To Tobias Lear
Chester [Pa.] 9th. March, 1797.
My dear Sir,
Thus far we have arrived safe, but found it disagreeably cold.1
To give the greater surety to the large looking Glasses, and such other articles as are liable to be injured by the jolting of a dray; be so good as to have taken down by hand, and stowed where they will not be trod on; or tossed about in the Vessel’s hold.
The grate (from Mr. Morris’s) pray have packed first in some of the old Carpeting to keep it from scratching. The bedstead which Nelly Custis slept on belongs (Mrs. Washington says) to me. Let this and the trundle under it be sent in the Vessel.2
I question whether enough of the small hooks were got;—desire Mr. Dandridge to get a couple of dozen more, like the two he took out of my Room yesterday,—and he was to have got me small awls, but I believe did not do it. I wish it to be done.
Mr. Hill told me he had done something (but what I do not recollect) with the livery clothes; I pray you to enquire and know they are sent around.3
Mr. Slough of Lancaster had 600 dollars sent him to buy Horses:£160 of which was expended. The balance after deducting incidental expences I expected to have recd. before I left Philadelphia; but did not, and forgot to mention it.4
The newly published Pamphlets, pray purchase, and bring with you for me; Mr. Dandridge knows what I already have. Desire Peter Porcupine’s Gazette to be sent to me (as a Subscriber).5
If there be means left after I have fairly and honorable discharged all the claims upon myself let Mr. Dandridge (if he should have occasion for it) have to the amount of 200 or two hundred & fifty Dollars, to provide such necessaries as he may require for his voyage to be returned when convenient to him.6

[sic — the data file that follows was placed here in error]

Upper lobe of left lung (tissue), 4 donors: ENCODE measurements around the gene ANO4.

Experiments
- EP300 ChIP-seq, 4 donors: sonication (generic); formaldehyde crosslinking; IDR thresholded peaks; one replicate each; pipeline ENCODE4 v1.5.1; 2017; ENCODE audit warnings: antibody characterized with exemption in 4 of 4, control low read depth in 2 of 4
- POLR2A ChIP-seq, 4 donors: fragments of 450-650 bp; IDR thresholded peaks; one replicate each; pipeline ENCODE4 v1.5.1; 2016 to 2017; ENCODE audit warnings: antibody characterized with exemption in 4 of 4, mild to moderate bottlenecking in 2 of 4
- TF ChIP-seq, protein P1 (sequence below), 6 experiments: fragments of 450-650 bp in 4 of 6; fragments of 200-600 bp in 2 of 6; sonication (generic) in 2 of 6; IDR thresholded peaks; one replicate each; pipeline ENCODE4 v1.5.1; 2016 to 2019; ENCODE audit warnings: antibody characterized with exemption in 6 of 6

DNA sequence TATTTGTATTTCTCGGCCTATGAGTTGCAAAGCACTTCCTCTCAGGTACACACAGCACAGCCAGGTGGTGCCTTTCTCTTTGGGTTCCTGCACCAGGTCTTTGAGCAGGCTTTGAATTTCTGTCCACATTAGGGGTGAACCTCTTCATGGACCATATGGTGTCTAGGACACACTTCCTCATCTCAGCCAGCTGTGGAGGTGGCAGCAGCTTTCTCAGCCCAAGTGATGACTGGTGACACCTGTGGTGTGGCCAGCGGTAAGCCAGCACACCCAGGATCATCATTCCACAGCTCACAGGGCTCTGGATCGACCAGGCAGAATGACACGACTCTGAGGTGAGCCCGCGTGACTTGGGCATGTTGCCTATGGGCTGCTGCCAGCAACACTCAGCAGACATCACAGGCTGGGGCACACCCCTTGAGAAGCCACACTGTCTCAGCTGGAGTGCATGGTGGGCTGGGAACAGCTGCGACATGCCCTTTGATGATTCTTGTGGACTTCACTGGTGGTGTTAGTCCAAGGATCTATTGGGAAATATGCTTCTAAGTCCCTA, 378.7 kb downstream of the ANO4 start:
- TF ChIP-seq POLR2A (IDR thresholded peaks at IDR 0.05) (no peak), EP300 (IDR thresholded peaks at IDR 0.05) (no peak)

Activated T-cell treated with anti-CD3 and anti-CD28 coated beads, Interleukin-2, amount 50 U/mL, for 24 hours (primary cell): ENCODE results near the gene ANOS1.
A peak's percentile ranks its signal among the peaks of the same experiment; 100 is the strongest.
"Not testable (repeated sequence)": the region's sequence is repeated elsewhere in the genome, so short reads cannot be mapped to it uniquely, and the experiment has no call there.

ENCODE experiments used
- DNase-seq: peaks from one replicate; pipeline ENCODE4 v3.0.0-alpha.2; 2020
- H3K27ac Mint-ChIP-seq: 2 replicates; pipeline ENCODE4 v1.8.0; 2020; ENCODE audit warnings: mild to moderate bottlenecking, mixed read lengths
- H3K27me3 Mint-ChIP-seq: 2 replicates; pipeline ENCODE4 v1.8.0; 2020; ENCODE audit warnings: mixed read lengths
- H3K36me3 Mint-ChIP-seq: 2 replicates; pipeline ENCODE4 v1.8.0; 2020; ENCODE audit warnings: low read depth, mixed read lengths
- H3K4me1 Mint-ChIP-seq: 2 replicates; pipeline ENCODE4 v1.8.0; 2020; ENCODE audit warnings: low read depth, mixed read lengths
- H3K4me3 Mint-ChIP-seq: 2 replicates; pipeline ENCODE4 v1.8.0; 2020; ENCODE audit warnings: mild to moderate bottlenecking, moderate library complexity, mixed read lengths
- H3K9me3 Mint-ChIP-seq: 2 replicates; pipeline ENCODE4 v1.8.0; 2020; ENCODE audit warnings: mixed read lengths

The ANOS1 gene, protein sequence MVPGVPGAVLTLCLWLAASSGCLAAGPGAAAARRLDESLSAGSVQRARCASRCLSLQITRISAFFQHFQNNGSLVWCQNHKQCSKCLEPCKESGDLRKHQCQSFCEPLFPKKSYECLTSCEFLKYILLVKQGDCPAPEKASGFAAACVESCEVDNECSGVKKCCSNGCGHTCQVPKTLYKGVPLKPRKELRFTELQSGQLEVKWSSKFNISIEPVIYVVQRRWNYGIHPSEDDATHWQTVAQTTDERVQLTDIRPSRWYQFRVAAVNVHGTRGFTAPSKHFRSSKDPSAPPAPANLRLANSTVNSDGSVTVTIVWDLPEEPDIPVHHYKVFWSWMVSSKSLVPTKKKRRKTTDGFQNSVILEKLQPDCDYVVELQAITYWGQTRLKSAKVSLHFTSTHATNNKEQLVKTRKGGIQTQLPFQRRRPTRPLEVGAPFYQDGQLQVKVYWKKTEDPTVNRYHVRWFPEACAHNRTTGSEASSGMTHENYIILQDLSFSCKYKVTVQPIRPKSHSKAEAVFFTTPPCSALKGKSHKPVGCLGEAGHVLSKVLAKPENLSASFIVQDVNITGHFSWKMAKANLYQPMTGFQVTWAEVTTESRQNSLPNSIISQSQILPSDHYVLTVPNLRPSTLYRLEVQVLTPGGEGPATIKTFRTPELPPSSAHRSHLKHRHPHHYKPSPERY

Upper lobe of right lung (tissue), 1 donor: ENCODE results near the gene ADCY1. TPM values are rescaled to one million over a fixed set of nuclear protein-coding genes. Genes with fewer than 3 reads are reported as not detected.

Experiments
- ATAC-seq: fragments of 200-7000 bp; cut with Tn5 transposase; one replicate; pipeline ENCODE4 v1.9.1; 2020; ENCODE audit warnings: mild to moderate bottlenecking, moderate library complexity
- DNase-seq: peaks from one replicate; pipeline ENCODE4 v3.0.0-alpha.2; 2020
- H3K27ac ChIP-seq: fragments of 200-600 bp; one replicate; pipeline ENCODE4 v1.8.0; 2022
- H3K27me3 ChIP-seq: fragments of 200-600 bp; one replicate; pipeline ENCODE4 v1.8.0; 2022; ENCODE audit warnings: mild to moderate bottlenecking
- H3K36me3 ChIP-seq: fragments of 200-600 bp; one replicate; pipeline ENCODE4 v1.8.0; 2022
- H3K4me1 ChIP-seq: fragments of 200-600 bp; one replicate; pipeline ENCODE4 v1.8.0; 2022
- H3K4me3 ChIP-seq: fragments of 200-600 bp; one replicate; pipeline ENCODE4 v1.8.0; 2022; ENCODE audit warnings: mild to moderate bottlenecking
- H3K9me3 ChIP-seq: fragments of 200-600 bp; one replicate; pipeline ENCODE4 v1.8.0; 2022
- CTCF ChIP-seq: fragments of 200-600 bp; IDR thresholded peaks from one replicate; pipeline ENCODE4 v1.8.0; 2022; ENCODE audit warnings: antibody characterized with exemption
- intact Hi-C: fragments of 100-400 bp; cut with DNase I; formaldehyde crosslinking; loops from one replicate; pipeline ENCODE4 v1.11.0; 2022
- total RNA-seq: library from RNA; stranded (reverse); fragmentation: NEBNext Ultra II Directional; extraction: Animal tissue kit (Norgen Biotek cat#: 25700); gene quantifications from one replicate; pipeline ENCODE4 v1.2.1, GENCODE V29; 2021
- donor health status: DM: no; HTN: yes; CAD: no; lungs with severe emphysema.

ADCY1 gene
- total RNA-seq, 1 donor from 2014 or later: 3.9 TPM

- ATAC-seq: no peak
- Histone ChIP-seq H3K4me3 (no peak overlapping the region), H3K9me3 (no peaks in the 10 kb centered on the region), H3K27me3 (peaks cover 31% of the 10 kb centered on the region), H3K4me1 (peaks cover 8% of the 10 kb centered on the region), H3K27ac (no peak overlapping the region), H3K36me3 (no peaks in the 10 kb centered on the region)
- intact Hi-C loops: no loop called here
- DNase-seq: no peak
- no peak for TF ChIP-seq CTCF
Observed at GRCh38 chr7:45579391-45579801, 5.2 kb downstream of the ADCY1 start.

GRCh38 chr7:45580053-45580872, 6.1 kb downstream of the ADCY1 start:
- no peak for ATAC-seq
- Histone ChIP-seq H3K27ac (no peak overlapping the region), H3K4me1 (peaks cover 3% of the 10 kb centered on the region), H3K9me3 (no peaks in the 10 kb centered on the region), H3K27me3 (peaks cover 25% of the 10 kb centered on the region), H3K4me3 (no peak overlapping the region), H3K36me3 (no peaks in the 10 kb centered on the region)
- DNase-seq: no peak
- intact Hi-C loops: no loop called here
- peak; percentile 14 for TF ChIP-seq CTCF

When the point at which the Vessel can sail is ascertained; advise me of it by letter. I wish you & all with you, every thing you wish yourselves—and am Sincerely & Affectionately Yrs.
P.S. On one side I am called upon to remember the Parrot, on the other to remember the dog. For my own part I should not pine much if both were forgot.7
Lear, Letters and Recollections, 114–15.
When GW left for Mount Vernon on this day, Tobias Lear (1762 –1816), who had been GW’s chief secretary from 1786 to 1793, remained behind to supervise the packing and shipping of GW’s belongings to Virginia. He had come up for this purpose in February from the new Federal City where he had been living since the death of his second wife, Frances Bassett Washington Lear, twelve months before.
1. GW wrote in his diary on 9 Mar.: “Left Phila. on my return to Mt. Vernon—dined at Chester & lodged at Wilmington.” He reported that the “Wind changed to No. Wt. blew very hard & turned very cold” (Diaries description begins Donald Jackson and Dorothy Twohig, eds. The Diaries of George Washington. 6 vols. Charlottesville, Va., 1976–79. description ends , 6:236). Traveling with him to Mount Vernon were Mrs. Washington, her granddaughter Eleanor Parke Custis, 18–year-old George Washington Lafayette, and Lafayette’s tutor, Felix Frestel. For GW’s description of his journey home, see his letter to Elizabeth Willing Powel, 26 March.
3. Mr. Hill was probably Henry Hill of Philadelphia. On 16 Mar. James McAlpin of Philadelphia was paid $91.37 “for Livery Cloth & sundries” (Presidential Household Accounts description begins Presidential Household Accounts, 1793–97. Manuscript, Historical Society of Pennsylvania, Philadelphia. description ends ).
5. William Cobbett (1762–1835) came to the United States from England in October 1792 and settled in Philadelphia. His anonymous pamphlet attacking his fellow expatriot Joseph Priestley in 1794 launched Cobbett’s career in Philadelphia as a political pamphleteer in which he attacked the new Republicans. On the day that GW left office Cobbett began publishing his Porcupine’s Gazette and Daily Advertiser. There is no report in the Presidential Household Accounts, which run through 25 Mar., of Lear’s purchasing pamphlets for GW
6. In the Presidential Household Accounts there is this entry on 25 Mar. for Bartholomew Dandridge: “pd him in full on Account Salary . . . $123.69.”
7. This may have been the “Small Dog belonging to a Lady in my house” who in October 1797 bit Christopher, a young slave at Mount Vernon, four days before the dog died, apparently “in a State of Madness.” The “Lady in my house” was probably Eleanor Parke Custis (see GW to William Stoy, 14 Oct. 1797).